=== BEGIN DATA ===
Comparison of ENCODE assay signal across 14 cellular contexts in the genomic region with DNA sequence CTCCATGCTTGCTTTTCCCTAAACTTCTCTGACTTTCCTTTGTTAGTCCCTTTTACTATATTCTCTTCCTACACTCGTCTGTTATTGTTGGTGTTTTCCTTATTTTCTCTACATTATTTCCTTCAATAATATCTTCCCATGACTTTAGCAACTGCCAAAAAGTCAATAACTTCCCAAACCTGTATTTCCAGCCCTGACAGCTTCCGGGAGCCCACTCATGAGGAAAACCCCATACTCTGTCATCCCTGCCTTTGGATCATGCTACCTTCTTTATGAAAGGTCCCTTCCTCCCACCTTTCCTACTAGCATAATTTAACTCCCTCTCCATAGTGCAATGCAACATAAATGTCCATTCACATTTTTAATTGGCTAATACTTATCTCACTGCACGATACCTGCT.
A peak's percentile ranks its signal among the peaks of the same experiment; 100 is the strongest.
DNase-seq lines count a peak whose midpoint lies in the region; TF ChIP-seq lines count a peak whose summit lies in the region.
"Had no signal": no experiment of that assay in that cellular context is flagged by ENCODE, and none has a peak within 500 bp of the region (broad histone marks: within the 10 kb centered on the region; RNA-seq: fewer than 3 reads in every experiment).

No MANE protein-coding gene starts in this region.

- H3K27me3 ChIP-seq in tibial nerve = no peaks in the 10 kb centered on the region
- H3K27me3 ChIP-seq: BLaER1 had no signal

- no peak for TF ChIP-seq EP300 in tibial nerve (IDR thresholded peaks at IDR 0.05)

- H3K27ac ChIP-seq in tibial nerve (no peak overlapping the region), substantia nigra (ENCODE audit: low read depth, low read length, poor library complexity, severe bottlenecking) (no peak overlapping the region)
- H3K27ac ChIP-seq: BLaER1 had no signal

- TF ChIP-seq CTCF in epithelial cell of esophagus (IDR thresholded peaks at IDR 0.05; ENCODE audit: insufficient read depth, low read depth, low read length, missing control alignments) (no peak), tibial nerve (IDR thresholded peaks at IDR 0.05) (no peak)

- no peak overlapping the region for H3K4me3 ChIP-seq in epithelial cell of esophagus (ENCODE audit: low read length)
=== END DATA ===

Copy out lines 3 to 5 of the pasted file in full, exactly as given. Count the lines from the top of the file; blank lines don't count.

DNase-seq lines count a peak whose midpoint lies in the region; TF ChIP-seq lines count a peak whose summit lies in the region.
"Had no signal": no experiment of that assay in that cellular context is flagged by ENCODE, and none has a peak within 500 bp of the region (broad histone marks: within the 10 kb centered on the region; RNA-seq: fewer than 3 reads in every experiment).

No MANE protein-coding gene starts in this region.